Each quarter my students select an outside reading book to read independently and if students are aiming for honors English in the high school they read two outside reading books per quarter. The themes of the outside reading books change based on current events and genres. The most popular outside reading assignment this past year was graphic novels.

As students are reading the historical based text, To Kill a Mockingbird, I want them to be aware of the oppression and injustices that still exist in our world today.  I have carefully selected books that I have read and have been recommend to me that cover topics of racism, classism, homophobia, guerilla warfare in third world countries, and illegal immigration.  My over all theme throughout the year is community and empathy.  Below is the book list that I have compiled for September.

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Young Adult Literature Gluttony: Summer Vacation Week 1

Always in search of a great book to share with my students, I went binge reading this week. The books I read were jaw dropping, powerful voices, and rich in beautiful language.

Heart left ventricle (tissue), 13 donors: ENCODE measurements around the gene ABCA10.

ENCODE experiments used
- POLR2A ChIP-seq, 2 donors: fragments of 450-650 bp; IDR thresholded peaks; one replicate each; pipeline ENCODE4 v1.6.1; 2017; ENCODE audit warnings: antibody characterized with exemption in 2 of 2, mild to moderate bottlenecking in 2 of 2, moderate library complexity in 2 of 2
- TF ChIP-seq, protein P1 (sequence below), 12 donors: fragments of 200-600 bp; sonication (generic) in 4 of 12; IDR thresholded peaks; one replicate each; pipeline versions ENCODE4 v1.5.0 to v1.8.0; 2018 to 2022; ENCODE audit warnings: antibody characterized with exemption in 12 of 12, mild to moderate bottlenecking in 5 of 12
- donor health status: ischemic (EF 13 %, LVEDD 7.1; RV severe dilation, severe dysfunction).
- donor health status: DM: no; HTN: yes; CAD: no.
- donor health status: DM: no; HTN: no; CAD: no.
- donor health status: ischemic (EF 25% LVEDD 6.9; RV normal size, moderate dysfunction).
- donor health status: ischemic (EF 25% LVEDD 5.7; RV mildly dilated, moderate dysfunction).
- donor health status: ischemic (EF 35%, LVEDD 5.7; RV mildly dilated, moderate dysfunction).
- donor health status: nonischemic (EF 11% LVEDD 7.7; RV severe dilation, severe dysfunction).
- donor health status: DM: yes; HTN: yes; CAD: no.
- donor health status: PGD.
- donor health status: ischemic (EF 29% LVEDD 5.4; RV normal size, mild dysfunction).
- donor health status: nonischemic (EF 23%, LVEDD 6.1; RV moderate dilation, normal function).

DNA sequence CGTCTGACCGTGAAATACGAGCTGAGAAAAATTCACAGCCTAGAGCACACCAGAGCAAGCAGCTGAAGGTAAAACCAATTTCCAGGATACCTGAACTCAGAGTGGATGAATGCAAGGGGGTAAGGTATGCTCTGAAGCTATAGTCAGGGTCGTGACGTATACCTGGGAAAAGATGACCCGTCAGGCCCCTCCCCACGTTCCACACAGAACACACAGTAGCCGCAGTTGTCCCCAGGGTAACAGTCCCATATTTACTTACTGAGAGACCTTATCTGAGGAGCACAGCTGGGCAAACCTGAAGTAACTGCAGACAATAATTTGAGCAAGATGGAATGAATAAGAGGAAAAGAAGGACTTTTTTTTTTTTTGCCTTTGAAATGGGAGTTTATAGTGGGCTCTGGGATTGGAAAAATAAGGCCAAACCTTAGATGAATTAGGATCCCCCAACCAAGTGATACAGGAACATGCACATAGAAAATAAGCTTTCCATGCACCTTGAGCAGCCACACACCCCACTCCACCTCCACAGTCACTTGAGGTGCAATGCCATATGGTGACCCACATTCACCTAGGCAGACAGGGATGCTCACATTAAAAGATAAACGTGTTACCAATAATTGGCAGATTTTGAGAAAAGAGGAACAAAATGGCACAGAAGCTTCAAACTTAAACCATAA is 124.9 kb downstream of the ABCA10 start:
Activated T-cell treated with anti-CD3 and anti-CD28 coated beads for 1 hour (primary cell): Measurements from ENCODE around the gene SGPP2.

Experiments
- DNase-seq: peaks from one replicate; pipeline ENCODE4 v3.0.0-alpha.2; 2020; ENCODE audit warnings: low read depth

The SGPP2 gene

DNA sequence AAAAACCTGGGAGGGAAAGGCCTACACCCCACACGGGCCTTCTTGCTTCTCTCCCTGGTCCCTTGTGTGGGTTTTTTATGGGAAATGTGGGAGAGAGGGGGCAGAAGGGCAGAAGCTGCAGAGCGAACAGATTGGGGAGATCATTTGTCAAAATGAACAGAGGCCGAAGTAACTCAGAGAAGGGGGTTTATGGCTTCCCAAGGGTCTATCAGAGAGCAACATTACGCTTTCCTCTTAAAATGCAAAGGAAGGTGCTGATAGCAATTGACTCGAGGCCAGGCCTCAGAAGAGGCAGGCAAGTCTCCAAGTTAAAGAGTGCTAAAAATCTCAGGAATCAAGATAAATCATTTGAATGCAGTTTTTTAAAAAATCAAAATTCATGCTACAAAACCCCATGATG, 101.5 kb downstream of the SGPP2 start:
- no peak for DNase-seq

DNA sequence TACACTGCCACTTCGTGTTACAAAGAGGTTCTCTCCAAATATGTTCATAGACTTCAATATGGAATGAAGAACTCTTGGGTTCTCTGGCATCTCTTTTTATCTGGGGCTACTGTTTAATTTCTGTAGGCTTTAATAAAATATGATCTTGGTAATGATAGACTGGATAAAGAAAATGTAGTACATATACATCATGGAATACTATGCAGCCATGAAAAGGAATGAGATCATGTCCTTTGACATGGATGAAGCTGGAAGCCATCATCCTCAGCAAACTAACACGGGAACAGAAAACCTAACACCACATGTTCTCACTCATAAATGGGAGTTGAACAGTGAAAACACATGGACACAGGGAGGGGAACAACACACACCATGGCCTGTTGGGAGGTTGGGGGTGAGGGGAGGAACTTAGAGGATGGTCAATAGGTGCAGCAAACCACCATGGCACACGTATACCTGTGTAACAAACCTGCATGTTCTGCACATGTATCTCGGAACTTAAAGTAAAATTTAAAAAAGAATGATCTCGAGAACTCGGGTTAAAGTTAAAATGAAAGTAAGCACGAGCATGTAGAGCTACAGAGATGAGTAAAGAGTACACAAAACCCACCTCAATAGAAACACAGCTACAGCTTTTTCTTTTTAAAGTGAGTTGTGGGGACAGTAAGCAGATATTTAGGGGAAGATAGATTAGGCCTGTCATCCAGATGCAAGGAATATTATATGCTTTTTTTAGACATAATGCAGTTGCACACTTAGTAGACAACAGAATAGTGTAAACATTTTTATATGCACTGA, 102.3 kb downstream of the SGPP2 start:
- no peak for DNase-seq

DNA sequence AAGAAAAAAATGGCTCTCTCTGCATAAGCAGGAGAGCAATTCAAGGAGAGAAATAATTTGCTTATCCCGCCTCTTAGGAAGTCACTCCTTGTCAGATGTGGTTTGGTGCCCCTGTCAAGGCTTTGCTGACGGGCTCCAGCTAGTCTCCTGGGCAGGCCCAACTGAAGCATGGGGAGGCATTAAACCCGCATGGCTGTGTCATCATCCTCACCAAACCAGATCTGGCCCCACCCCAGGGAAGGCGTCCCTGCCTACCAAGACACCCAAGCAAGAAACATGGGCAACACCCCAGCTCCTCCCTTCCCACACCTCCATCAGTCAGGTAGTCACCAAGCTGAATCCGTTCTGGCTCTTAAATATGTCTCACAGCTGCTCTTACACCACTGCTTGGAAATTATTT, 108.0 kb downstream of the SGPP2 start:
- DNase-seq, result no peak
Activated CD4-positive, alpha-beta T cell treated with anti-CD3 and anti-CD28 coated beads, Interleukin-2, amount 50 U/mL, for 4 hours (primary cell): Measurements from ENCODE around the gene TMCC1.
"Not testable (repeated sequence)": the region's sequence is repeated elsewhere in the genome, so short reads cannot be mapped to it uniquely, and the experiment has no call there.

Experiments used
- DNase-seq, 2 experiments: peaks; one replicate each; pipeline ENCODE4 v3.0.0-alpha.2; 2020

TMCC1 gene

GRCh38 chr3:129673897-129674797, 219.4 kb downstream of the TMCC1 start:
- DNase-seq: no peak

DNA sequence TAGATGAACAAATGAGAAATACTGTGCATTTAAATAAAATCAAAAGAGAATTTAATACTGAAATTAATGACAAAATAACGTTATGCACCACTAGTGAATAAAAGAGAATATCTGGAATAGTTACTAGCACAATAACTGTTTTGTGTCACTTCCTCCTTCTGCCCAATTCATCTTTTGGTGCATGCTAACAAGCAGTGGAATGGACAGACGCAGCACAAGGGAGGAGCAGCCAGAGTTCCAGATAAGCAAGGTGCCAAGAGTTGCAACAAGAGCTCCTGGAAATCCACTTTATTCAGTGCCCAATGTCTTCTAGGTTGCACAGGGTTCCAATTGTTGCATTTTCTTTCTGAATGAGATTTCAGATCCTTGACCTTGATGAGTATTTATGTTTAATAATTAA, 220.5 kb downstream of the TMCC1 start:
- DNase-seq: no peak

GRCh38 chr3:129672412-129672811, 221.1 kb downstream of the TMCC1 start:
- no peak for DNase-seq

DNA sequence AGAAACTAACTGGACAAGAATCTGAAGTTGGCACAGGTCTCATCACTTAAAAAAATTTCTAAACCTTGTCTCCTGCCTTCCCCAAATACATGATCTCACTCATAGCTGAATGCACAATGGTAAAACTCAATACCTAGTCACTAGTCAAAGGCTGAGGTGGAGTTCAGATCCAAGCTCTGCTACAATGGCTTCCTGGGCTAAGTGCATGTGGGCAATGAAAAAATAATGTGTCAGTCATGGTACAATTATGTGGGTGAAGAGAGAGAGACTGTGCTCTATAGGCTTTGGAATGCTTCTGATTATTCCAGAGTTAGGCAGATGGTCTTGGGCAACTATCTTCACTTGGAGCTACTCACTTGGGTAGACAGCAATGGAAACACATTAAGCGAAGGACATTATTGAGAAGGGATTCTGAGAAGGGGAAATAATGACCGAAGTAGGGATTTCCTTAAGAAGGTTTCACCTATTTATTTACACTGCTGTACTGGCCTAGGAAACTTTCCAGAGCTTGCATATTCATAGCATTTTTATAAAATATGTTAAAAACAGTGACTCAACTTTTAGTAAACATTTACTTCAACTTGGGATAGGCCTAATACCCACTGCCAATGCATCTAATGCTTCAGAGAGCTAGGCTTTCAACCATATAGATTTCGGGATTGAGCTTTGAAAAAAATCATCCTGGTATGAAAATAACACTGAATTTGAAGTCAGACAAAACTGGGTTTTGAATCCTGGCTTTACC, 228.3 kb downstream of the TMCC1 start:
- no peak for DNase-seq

Doll Bones

Holly Black’s Doll Bones was a Newbery Honor Book this year about three friends who go on a journey to find the answers to a the ghost possessed doll they call “Queen.” I would recommend this book to all middle school students because it touches on the question when should one stop playing with his/her toys from childhood? Do we have to stop playing make believe games we played as little children? Main character, Zach struggles with parental expectations and when to abandon the imaginary games he plays with friends, Alice and Poppy. The illustrations dispersed throughout the book emphasize the struggle to give up childish things to meet grown up expectations. All three friends are driven to go on this quest and along the way of finding answers about the ghost of a small child, the doll, and  answers about themselves.We Were Liars